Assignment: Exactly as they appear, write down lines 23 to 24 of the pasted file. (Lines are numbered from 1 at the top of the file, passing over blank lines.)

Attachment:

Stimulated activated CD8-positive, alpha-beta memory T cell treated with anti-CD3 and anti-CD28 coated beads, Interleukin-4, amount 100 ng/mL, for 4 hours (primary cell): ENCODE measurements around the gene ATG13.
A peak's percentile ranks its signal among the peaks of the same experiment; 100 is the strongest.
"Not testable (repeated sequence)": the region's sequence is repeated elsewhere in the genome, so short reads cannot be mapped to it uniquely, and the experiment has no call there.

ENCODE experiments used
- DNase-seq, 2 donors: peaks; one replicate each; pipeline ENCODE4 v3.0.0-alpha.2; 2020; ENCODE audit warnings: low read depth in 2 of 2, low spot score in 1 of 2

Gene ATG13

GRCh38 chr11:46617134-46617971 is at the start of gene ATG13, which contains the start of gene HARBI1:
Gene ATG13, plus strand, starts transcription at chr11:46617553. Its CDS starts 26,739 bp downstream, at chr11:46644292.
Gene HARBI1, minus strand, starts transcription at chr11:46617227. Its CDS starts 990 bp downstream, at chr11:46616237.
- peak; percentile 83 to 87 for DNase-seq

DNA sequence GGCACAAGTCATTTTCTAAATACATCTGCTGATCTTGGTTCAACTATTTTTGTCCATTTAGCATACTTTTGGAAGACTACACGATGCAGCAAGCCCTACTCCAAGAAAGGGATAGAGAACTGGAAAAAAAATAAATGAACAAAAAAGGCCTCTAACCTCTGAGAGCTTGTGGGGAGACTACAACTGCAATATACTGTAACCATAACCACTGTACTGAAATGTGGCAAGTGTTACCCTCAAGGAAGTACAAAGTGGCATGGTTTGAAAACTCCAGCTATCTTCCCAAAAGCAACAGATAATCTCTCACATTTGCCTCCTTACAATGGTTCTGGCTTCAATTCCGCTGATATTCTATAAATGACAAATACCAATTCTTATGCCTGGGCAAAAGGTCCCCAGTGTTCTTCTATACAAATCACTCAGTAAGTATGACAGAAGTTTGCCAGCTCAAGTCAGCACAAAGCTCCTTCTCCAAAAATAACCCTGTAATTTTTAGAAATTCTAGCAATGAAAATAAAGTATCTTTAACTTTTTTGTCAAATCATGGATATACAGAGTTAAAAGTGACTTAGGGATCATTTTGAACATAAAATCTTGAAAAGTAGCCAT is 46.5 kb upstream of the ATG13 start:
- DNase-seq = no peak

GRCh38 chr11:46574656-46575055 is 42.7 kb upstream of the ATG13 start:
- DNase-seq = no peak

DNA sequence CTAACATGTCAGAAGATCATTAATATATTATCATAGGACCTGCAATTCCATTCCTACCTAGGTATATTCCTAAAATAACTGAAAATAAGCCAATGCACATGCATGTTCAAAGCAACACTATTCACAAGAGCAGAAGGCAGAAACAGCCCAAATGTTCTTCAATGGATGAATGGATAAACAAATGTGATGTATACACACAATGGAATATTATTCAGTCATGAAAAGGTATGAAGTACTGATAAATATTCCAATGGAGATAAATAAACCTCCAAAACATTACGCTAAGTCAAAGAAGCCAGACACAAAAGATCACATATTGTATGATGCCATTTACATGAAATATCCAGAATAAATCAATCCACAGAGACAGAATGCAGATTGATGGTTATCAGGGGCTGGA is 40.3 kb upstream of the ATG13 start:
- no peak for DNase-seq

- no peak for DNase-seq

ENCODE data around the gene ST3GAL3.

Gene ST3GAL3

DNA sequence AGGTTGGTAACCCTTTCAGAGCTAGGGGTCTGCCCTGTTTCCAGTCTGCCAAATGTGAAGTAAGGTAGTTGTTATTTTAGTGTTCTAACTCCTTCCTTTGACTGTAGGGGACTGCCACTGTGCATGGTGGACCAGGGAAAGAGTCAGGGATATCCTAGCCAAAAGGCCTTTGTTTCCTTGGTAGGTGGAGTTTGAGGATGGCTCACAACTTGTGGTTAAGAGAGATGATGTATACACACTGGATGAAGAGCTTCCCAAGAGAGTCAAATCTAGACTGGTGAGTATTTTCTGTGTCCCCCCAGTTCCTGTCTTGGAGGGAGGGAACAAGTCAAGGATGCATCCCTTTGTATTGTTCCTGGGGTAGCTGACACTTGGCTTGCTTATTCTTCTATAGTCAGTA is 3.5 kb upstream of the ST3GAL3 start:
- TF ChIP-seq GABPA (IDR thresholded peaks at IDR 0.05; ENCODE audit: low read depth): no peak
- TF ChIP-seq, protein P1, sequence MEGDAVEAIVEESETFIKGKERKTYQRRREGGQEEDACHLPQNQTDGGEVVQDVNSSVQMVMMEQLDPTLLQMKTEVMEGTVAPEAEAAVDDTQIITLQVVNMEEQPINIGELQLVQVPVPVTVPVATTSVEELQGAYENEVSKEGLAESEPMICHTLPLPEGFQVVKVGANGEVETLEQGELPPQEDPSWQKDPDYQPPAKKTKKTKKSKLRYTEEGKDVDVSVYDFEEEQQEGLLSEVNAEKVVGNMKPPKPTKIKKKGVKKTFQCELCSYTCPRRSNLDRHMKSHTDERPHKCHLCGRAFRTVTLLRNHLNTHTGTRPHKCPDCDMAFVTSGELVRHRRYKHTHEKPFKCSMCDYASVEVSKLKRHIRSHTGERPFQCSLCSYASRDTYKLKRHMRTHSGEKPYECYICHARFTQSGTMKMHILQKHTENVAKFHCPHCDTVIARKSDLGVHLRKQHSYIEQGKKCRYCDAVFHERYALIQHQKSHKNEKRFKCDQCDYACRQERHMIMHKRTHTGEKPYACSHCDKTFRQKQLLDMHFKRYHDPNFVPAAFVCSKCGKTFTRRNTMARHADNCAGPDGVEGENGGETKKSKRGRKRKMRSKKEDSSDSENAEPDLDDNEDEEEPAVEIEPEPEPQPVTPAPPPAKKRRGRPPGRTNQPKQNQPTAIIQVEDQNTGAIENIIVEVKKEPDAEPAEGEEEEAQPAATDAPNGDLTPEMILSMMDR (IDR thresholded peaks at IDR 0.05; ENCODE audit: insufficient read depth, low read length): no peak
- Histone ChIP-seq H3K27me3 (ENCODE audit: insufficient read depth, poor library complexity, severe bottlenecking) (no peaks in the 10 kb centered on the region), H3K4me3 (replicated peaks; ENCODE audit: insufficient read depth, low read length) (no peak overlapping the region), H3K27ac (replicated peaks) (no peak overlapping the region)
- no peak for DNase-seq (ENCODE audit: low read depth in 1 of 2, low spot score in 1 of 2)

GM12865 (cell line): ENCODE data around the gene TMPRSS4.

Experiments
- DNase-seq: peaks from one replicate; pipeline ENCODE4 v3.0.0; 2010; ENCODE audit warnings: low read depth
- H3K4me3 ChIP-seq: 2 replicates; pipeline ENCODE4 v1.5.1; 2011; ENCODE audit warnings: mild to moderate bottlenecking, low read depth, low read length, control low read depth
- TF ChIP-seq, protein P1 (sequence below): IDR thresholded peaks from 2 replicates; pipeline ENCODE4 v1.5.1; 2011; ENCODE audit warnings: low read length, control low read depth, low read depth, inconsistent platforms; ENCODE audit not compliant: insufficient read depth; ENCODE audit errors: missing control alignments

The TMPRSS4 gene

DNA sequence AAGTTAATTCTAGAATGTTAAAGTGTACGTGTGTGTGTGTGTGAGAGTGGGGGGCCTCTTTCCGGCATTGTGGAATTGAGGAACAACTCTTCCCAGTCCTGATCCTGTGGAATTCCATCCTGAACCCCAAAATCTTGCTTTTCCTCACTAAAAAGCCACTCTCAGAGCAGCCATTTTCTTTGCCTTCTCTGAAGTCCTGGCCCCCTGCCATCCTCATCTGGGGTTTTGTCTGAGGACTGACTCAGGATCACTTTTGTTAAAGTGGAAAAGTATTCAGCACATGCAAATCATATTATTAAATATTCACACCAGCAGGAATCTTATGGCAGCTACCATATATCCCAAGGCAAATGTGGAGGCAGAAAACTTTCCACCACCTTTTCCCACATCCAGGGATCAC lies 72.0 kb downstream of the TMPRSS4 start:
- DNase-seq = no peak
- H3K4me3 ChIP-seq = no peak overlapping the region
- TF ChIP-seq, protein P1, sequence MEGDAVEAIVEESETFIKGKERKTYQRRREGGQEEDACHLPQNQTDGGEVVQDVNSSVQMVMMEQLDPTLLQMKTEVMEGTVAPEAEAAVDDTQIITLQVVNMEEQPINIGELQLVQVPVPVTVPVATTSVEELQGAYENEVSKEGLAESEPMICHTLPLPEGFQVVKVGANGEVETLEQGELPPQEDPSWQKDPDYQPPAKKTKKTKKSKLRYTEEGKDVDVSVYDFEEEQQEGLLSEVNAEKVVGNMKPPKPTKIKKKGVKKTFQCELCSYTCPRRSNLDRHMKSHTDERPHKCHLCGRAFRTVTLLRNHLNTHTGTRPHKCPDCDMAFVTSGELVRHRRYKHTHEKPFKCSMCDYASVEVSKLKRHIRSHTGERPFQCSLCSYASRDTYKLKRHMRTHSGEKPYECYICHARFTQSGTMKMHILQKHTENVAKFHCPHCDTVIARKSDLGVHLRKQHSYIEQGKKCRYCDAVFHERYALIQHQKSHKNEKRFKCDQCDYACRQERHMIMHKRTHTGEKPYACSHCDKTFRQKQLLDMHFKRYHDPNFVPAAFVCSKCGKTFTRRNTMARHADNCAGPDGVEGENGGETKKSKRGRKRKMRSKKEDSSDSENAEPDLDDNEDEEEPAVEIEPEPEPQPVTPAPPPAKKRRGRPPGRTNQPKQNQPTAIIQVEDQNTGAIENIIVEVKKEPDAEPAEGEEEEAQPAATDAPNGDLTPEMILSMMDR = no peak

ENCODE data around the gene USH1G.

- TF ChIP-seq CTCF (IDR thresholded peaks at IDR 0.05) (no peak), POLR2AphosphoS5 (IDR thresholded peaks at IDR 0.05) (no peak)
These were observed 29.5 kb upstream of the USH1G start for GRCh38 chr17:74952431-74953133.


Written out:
- Histone ChIP-seq H3K27me3 (ENCODE audit: insufficient read depth, poor library complexity, severe bottlenecking) (no peaks in the 10 kb centered on the region), H3K4me3 (replicated peaks; ENCODE audit: insufficient read depth, low read length) (no peak overlapping the region), H3K27ac (replicated peaks) (no peak overlapping the region)
- no peak for DNase-seq (ENCODE audit: low read depth in 1 of 2, low spot score in 1 of 2)